It would be sad not to try to acknowledge the fairly extraordinary week we’ve had weather-wise. Today I believe sets the all-time record high for October temperature in Jersey, weighing in at around 26-27 degrees. We’ve a couple more days yet before it breaks and, if I were the race director of tomorrow’s Jersey Marathon, I’d be a worried man.

I’m fortunate to live in an apartment overlooking St Clement’s Bay. Tonight I’m able to sit on the balcony and type this wearing only my running shorts. There’s a sliver of old moon directly to the south, its reflection coming ashore across the calmest of half-tides. People and dogs are lazily walking along the shoreline; a family are enjoying a barbeque on the sands just below me. Across the bay the lights of a boat out of St Malo as she cuts her engines on the approach to St Helier Harbour, the red warning lights on the clusters of rocks that guard the approaches winking tirelessly.

On Thursday evening I took my beginner running group down into the Marina area. In the moonlight groups of people were sitting around chatting, quietly sharing cans of beer without the need to shout and bawl about it. Couples walking arm in arm, enjoying the unaccustomed warmth. A couple of lads were up on the sea wall entertaining passers by, and themselves, with a fire-eating trick. It was a reminder of how things are in warmer climes where people don’t dream of eating before 10 and then happily socialise, without creating trouble, into the early hours.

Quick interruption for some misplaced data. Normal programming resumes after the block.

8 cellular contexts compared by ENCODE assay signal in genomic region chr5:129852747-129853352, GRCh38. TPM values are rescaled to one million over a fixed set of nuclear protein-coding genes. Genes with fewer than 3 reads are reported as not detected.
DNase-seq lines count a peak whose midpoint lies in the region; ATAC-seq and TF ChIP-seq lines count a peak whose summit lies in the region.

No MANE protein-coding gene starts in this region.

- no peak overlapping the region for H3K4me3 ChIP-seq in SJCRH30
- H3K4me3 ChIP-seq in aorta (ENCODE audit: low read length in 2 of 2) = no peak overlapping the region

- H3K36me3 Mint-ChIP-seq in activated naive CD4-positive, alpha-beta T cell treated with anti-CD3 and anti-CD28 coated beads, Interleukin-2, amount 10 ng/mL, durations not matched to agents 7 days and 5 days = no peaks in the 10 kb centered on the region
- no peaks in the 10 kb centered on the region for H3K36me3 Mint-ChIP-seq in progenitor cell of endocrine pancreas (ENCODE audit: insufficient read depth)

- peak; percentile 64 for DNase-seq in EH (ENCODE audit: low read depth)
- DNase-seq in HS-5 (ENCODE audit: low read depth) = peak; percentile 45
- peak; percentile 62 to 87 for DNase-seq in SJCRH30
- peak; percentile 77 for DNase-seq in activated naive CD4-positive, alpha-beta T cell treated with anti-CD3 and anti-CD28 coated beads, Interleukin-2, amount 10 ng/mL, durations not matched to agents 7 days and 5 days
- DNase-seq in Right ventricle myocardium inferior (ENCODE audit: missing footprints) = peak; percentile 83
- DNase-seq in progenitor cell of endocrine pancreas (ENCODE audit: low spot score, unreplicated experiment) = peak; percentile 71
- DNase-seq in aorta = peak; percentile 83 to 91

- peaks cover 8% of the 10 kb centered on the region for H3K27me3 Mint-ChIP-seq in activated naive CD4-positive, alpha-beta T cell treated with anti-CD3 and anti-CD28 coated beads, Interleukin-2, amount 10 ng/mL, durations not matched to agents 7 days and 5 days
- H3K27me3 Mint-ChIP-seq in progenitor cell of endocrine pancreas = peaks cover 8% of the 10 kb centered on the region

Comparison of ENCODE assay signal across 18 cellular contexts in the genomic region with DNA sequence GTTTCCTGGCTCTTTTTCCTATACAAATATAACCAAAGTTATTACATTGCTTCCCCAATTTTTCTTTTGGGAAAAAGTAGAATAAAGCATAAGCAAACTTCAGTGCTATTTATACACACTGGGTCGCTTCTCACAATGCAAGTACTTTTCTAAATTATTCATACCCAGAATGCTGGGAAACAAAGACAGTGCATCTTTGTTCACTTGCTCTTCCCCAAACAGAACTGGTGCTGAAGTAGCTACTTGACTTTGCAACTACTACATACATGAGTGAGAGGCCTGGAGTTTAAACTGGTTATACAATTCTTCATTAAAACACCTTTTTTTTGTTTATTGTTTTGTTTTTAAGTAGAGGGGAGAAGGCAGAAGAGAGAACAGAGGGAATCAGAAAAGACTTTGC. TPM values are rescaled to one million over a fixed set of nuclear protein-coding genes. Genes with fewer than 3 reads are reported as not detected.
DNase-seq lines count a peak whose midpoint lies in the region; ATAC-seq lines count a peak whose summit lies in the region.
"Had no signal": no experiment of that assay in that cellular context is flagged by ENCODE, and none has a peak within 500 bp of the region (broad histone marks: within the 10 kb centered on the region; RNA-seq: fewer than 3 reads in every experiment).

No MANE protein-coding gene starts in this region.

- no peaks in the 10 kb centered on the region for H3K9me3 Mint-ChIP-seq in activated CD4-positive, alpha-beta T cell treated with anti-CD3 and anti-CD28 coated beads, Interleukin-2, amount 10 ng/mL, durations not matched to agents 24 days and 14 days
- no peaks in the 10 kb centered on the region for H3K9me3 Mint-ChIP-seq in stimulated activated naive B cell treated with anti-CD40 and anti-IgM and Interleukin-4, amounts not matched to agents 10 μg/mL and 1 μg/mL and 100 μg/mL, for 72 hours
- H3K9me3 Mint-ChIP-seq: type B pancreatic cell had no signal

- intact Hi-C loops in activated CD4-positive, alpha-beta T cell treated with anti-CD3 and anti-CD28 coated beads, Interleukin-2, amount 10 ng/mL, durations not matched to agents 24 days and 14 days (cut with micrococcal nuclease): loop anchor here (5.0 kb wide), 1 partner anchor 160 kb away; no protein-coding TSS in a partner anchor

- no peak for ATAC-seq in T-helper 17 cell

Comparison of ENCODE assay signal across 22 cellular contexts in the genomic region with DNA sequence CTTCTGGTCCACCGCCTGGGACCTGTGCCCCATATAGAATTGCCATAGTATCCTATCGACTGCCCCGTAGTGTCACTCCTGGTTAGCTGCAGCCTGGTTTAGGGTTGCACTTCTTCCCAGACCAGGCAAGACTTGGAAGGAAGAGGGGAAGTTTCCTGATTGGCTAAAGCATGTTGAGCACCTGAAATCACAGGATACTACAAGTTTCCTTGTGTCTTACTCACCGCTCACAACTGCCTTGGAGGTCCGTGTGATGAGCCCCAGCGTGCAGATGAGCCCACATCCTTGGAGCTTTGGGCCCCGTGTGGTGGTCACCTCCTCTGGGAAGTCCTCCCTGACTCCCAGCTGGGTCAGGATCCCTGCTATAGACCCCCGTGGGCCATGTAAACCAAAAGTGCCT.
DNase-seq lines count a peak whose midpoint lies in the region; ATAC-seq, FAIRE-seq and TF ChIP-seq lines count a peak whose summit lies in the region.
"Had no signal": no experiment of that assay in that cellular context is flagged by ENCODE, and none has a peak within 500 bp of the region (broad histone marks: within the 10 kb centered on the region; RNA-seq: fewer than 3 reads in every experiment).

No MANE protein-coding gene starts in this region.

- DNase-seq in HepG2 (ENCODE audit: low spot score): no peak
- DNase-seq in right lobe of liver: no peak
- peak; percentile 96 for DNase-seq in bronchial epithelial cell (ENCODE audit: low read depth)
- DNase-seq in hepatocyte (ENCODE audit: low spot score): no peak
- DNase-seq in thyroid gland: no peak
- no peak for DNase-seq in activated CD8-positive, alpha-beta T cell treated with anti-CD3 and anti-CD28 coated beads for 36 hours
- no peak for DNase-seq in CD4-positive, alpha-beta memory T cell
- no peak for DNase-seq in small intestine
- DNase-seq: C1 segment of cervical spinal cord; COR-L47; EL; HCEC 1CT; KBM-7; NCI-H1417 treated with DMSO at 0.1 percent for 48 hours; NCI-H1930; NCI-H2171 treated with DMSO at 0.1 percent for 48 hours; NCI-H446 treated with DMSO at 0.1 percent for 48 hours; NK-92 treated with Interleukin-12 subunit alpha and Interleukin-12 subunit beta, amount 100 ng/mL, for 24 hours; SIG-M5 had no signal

And unless it’s my imagination the many Jersey whingers and moaners have been less in evidence this last week. We must have the greatest proportion of malcontents of any place. These are divided into two groups; those that have all the answers but wouldn’t dream of actually trying to put them into practice, and those that are content to sit and generally complain about anything and in doing so make themselves and those around them eternally miserable. It seems to me that both lots have decided to give us a break these last few days.

So yes, we’ve been blessed. I’ve heard it said that we’re in for a harsh winter – well that’s fine by me – everything in its season. I wonder if I’ll ever again be sitting on a balcony in October in shorts only. At night the balcony doors are flung wide open and the mozzies have free entrance.

Meanwhile I fear for the marathoners tomorrow and the medics will be kept very busy. Those last 6-8 miles are hard enough under normal conditions.

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